China to provide better service after 'two-child' policy
Updated: 2015-12-14 19:14
BEIJING - China will provide better family planning services following removal of the country's one-child policy, according to a decision approved by the top leadership on Monday.
At a meeting presided over by Communist Party of China (CPC) Central Committee's General Secretary Xi Jinping on Monday, the committee's political bureau approved a decision to improve family planning services for the two-child policy.
The CPC attaches great importance to population and family planning work, taking into consideration both demographic issues and development, and is constantly improving the family planning policy, a statement issued after the meeting said.
After long-term efforts, the rampant growth of China's population has been contained and quality of life for the population has been substantially raised.
Implementing a "two-child" policy and improving family planning management are major steps to promote the balanced development of the population, which are conducive to optimizing demographic structure, increasing labor supply and easing the pressure of an aging society, the statement said.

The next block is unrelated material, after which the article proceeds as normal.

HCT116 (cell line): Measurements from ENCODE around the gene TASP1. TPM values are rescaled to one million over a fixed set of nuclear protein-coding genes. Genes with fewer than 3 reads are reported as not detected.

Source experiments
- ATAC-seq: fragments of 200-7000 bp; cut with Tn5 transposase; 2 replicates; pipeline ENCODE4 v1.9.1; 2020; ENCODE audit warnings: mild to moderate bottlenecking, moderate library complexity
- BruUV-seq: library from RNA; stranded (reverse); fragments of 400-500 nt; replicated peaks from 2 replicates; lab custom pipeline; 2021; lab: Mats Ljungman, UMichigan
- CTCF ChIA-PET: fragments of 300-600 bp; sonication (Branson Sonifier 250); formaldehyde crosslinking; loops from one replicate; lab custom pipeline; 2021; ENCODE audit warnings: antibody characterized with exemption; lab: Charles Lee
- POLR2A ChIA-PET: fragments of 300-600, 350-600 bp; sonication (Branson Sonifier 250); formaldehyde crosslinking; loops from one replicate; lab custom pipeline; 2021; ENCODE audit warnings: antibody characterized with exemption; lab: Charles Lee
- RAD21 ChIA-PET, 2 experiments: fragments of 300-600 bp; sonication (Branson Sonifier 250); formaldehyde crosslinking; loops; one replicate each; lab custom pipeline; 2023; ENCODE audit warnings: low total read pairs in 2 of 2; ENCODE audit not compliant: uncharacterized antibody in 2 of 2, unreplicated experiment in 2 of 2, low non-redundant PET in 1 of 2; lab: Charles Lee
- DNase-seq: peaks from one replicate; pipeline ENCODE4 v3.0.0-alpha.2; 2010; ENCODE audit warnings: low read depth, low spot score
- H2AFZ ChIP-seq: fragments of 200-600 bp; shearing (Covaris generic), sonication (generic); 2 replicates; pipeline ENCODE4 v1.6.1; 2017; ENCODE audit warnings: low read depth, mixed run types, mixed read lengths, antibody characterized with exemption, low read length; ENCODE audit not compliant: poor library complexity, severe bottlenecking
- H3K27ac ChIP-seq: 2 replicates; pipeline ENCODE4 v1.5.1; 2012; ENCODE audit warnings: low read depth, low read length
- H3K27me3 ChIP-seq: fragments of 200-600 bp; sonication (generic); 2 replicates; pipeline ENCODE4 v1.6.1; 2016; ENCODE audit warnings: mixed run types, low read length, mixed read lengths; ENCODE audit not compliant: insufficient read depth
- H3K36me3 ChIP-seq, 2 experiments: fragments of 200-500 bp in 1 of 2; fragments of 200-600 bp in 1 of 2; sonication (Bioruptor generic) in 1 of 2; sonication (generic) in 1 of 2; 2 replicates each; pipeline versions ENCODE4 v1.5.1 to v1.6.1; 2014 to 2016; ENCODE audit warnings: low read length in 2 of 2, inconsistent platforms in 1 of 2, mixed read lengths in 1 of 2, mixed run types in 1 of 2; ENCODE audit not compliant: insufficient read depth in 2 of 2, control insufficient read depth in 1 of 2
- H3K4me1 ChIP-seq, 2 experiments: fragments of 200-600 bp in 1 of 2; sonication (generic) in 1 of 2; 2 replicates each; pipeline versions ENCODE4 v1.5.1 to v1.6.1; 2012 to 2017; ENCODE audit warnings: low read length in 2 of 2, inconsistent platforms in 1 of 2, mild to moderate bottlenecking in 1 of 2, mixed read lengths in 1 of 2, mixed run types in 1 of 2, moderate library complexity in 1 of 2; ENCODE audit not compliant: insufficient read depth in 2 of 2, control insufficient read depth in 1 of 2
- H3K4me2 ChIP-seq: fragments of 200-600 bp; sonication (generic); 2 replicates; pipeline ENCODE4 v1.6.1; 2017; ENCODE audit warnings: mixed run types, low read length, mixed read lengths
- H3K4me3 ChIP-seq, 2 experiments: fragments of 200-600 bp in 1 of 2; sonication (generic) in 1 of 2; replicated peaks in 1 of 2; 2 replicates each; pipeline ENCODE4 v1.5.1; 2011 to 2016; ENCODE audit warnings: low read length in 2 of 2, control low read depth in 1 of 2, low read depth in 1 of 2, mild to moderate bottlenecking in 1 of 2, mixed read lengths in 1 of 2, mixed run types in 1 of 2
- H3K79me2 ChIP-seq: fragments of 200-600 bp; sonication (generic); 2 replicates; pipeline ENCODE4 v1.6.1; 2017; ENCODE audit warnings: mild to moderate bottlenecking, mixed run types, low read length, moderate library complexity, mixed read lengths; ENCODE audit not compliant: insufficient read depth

At a key meeting in late October, the CPC Central Committee decided to end the one-child policy, allowing all couples to have a second child. The move is intended to balance population development and address the challenges of an ageing population.
At Monday's meeting, the top leadership called for further adherence to the family planning policy as a basic state policy and coordinated reforms for family planning, service management and family development support.
It also called for improved birth registration, coordinated policies concerning education, social security, employment and appropriately distributing public services resources.
Women and children's medical care capacity should be improved, and the related medical workers should be better trained. It also called for strengthened support to families that follow the family planning policy, addressing the difficulties of the livelihood of some families.
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